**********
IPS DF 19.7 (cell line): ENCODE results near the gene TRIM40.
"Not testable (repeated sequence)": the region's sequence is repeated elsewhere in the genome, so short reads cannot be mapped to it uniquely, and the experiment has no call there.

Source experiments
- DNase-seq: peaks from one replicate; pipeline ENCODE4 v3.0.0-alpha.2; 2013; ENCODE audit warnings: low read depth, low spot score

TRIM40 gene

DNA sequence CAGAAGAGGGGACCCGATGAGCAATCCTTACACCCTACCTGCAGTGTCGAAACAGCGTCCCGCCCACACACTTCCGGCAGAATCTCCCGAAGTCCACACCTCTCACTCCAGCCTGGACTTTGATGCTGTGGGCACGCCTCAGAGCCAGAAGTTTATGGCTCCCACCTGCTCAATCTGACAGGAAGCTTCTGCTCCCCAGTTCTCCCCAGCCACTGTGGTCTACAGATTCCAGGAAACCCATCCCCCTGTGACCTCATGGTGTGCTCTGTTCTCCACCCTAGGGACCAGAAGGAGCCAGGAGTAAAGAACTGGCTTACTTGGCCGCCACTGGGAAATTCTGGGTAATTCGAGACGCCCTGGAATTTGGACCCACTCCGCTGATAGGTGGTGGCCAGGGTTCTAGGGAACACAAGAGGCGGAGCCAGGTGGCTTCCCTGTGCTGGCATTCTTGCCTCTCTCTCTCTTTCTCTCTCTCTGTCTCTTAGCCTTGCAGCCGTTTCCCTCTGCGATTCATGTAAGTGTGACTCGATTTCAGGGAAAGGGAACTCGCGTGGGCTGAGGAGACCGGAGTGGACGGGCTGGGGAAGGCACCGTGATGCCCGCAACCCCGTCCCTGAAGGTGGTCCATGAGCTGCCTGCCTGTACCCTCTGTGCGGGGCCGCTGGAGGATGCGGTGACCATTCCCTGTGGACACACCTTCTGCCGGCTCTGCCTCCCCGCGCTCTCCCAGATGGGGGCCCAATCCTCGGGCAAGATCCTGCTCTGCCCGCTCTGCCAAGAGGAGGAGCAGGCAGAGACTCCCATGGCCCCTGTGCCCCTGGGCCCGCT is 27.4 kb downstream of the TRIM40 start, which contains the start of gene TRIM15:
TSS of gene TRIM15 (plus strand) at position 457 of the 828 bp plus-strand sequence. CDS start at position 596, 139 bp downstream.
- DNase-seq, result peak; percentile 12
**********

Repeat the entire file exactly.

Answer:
IPS DF 19.7 (cell line): ENCODE results near the gene TRIM40.
"Not testable (repeated sequence)": the region's sequence is repeated elsewhere in the genome, so short reads cannot be mapped to it uniquely, and the experiment has no call there.

Source experiments
- DNase-seq: peaks from one replicate; pipeline ENCODE4 v3.0.0-alpha.2; 2013; ENCODE audit warnings: low read depth, low spot score

TRIM40 gene

DNA sequence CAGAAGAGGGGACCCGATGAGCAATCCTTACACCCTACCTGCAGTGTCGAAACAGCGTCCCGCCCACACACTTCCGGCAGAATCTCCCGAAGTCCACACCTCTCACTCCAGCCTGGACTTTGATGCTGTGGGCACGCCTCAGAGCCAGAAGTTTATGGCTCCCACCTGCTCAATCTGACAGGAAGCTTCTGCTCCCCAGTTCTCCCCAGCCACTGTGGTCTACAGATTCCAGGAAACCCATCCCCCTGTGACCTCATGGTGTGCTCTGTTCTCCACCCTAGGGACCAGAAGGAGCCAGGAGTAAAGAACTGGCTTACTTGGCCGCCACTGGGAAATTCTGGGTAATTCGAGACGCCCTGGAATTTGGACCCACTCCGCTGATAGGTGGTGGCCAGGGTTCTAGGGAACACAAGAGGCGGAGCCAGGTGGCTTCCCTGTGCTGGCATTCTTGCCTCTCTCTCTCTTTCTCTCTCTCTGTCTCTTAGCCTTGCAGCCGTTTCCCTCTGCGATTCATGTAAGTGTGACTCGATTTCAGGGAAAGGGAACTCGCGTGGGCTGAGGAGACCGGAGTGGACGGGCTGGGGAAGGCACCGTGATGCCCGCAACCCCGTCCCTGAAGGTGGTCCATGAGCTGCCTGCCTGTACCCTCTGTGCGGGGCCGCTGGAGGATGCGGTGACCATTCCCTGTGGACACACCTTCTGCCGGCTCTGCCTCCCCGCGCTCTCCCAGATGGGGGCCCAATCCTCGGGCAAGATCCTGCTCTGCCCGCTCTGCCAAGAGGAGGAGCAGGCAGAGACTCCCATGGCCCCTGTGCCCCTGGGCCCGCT is 27.4 kb downstream of the TRIM40 start, which contains the start of gene TRIM15:
TSS of gene TRIM15 (plus strand) at position 457 of the 828 bp plus-strand sequence. CDS start at position 596, 139 bp downstream.
- DNase-seq, result peak; percentile 12